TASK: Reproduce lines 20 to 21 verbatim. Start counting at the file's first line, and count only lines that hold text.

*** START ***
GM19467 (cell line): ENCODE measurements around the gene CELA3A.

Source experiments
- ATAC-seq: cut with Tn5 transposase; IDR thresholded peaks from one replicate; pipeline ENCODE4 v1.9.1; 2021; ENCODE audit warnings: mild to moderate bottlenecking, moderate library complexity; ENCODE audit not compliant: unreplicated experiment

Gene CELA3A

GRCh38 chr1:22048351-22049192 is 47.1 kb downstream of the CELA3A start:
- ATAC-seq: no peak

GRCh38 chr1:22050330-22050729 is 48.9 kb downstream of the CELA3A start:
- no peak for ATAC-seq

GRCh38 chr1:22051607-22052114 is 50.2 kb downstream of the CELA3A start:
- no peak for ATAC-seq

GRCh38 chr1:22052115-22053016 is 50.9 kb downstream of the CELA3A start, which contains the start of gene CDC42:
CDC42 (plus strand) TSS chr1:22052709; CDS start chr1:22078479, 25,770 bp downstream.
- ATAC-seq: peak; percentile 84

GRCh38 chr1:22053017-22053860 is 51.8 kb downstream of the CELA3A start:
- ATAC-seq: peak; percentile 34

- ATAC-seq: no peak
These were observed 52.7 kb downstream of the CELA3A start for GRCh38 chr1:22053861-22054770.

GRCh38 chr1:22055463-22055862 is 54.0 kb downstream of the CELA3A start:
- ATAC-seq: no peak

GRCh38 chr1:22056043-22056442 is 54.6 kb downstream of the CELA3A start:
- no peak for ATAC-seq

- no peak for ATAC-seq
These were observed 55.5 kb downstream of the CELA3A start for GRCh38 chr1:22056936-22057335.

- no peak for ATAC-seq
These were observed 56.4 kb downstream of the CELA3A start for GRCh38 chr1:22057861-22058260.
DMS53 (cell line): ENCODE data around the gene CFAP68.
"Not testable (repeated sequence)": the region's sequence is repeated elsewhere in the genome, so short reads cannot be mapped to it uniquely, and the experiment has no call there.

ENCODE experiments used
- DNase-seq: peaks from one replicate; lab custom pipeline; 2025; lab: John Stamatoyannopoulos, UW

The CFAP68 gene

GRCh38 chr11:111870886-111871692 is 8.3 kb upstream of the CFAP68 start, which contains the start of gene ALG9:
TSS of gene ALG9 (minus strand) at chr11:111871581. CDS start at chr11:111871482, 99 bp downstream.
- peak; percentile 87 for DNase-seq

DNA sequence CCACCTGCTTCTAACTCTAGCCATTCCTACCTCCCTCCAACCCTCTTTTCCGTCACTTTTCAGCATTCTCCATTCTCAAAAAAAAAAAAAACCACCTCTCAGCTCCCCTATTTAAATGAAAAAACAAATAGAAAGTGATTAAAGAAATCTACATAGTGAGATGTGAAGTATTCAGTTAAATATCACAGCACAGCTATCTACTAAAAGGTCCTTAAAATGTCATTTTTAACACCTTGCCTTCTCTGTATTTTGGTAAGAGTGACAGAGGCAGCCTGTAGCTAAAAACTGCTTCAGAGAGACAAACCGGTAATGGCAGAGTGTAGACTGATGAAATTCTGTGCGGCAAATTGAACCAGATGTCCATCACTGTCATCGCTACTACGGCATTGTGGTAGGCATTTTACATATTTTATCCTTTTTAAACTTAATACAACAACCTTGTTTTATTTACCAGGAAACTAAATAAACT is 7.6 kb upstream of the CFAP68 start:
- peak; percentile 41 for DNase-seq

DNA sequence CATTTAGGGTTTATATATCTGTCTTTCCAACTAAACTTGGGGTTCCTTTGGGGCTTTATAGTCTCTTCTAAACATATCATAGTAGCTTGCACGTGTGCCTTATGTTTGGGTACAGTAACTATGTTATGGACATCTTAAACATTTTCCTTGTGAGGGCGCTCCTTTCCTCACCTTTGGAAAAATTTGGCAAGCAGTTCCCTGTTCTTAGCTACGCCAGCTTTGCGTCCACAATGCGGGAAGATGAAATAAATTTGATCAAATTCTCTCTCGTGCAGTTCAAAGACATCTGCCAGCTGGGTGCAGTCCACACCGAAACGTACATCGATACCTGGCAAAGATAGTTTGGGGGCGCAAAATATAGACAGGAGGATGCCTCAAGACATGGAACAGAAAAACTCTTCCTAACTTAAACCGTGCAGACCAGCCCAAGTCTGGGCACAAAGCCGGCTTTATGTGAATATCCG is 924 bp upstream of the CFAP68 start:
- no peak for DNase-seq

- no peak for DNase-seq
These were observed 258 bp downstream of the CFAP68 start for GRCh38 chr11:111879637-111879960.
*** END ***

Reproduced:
GRCh38 chr1:22056043-22056442 is 54.6 kb downstream of the CELA3A start:
- no peak for ATAC-seq